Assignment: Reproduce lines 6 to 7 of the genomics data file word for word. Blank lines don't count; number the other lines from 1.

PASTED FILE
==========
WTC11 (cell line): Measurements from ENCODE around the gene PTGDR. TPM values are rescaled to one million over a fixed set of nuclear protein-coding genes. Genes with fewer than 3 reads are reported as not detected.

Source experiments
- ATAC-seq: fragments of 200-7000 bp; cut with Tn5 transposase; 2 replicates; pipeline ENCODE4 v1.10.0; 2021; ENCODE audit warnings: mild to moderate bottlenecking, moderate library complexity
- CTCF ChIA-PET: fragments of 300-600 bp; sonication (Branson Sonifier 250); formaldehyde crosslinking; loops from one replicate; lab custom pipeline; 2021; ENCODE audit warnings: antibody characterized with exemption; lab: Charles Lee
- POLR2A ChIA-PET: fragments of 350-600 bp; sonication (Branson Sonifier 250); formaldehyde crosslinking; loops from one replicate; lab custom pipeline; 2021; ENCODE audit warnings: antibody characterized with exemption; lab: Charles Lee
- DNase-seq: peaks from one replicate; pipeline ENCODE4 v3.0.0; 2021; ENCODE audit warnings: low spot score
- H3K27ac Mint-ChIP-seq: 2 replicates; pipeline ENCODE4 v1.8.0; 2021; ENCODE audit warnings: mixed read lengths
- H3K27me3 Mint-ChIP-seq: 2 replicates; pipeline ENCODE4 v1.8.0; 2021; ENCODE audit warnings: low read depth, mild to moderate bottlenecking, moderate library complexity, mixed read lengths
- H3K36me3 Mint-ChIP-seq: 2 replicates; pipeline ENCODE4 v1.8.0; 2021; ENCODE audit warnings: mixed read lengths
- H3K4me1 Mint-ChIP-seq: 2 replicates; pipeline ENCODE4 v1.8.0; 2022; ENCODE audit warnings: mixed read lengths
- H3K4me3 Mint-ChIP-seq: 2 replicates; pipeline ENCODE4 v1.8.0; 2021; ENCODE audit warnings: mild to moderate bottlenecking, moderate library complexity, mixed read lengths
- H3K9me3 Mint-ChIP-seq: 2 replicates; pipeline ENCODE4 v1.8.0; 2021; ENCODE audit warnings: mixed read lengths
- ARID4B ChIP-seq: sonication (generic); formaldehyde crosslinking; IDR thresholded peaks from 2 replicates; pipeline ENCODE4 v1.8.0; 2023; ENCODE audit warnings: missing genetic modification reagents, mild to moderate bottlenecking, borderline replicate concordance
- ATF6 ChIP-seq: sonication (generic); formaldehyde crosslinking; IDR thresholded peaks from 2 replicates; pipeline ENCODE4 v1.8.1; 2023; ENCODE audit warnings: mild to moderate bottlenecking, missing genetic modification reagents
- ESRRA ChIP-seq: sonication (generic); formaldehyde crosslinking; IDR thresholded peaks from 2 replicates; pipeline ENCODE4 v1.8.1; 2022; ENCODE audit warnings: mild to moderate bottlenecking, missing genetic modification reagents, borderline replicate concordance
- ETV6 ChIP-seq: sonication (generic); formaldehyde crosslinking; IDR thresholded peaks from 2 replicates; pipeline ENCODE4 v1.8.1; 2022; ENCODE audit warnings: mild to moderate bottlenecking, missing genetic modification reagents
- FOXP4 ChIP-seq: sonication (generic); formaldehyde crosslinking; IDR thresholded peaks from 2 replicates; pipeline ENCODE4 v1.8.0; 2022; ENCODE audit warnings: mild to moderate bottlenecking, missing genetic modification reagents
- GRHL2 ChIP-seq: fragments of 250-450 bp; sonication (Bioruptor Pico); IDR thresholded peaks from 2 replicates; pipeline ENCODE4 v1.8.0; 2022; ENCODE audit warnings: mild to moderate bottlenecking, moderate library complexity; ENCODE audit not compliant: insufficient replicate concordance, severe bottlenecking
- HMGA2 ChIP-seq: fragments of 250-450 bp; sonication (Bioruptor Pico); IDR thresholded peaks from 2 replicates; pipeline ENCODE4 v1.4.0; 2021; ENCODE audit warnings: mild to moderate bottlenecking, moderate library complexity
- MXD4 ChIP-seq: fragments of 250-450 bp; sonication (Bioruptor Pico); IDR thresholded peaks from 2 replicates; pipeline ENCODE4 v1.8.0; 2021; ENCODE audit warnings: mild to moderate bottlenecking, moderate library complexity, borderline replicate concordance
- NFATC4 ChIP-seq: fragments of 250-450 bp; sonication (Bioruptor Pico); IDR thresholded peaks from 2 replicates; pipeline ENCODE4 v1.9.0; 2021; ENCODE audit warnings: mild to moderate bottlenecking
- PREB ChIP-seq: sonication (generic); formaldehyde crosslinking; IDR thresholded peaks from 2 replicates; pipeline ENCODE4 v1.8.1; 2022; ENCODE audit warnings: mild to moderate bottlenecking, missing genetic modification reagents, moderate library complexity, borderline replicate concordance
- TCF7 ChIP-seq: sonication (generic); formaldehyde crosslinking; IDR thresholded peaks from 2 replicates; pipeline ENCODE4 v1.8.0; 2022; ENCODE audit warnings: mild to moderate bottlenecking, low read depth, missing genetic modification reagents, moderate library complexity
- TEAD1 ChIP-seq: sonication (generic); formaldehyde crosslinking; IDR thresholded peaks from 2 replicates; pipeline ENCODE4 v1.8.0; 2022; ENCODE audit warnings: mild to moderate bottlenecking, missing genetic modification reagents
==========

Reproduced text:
- DNase-seq: peaks from one replicate; pipeline ENCODE4 v3.0.0; 2021; ENCODE audit warnings: low spot score
- H3K27ac Mint-ChIP-seq: 2 replicates; pipeline ENCODE4 v1.8.0; 2021; ENCODE audit warnings: mixed read lengths